Stocks of nutritional-supplement companies dropped on Tuesday on reports that the Department of Justice would take actions related to dietary-supplement sales and unlawful ads.
Shares of GNC, Vitamin Shoppe, and Herbalife were all lower on the pending announcement. GNC's share price fell by more than 20%, hitting $22.64, a 12-month low. The stock rebounded to close down 6.4% at $29.05 per share.
UPDATE: The DOJ's announcement is out now and it doesn't name any of those companies.
Here's the release:
As part of a nationwide sweep, the Department of Justice and its federal partners have pursued civil and criminal cases against more than 100 makers and marketers of dietary supplements. The actions discussed today resulted from a year-long effort, beginning in November 2014, to focus enforcement resources in an area of the dietary supplement market that is causing increasing concern among health officials nationwide. In each case, the department or one of its federal partners allege the sale of supplements that contain ingredients other than those listed on the product label or the sale of products that make health or disease treatment claims that are unsupported by adequate scientific evidence.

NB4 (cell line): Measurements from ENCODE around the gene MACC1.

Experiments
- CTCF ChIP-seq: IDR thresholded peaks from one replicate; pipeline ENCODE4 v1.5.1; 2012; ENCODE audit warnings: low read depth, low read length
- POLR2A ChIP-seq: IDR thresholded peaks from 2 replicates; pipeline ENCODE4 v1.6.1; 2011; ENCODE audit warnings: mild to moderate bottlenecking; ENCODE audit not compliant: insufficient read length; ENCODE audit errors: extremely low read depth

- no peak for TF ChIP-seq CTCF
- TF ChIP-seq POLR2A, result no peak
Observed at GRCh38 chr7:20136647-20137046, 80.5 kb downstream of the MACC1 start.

Among the cases announced today is a criminal case charging USPlabs LLC and several of its corporate officers. USPlabs was known for its widely popular workout and weight loss supplements, which it sold under names such as Jack3d and OxyElite Pro.
The sweep includes federal court cases in 18 states and was announced today by Principal Deputy Assistant Attorney General Benjamin C. Mizer, head of the Justice Department’s Civil Division; Deputy Commissioner for Global Regulatory Operations and Policy Howard Sklamberg J.D. of the Food and Drug Administration (FDA); Acting Deputy Director J. Reilly Dolan of the Federal Trade Commission (FTC)’s Bureau of Consumer Protection; Acting Deputy Chief Inspector Gary Barksdale of the U.S. Postal Inspection Service (USPIS); and Chief Richard Weber of the Internal Revenue Service’s (IRS) Criminal Investigation (CI) Division. The Department of Defense (DoD) and the U.S. Anti-Doping Agency (USADA) are also participating in the sweep to unveil new tools to increase awareness of the risks unlawful dietary supplements pose to consumers and, in particular, to assist service members targeted by illegitimate athletic performance supplements.
“The Justice Department and its federal partners have joined forces to bringing to justice companies and individuals who profit from products that threaten consumer health,” said Principal Deputy Assistant Attorney General Mizer. “The USPlabs case and others brought as part of this sweep illustrate alarming practices the department found—practices that must be brought to the public’s attention so consumers know the serious health risks of untested products.”
During the period of the sweep, 117 individuals and entities were pursued through criminal and civil enforcement actions. Of these, 89 were the subject of cases filed since November 2014.